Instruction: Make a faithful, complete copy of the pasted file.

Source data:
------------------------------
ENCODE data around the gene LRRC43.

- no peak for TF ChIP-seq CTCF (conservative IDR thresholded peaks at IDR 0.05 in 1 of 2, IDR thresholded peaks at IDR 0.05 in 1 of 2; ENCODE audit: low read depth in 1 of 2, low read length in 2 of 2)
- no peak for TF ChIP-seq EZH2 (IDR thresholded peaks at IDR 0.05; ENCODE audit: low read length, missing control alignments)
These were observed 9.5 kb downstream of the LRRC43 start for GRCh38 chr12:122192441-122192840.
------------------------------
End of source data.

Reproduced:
ENCODE data around the gene LRRC43.

- no peak for TF ChIP-seq CTCF (conservative IDR thresholded peaks at IDR 0.05 in 1 of 2, IDR thresholded peaks at IDR 0.05 in 1 of 2; ENCODE audit: low read depth in 1 of 2, low read length in 2 of 2)
- no peak for TF ChIP-seq EZH2 (IDR thresholded peaks at IDR 0.05; ENCODE audit: low read length, missing control alignments)
These were observed 9.5 kb downstream of the LRRC43 start for GRCh38 chr12:122192441-122192840.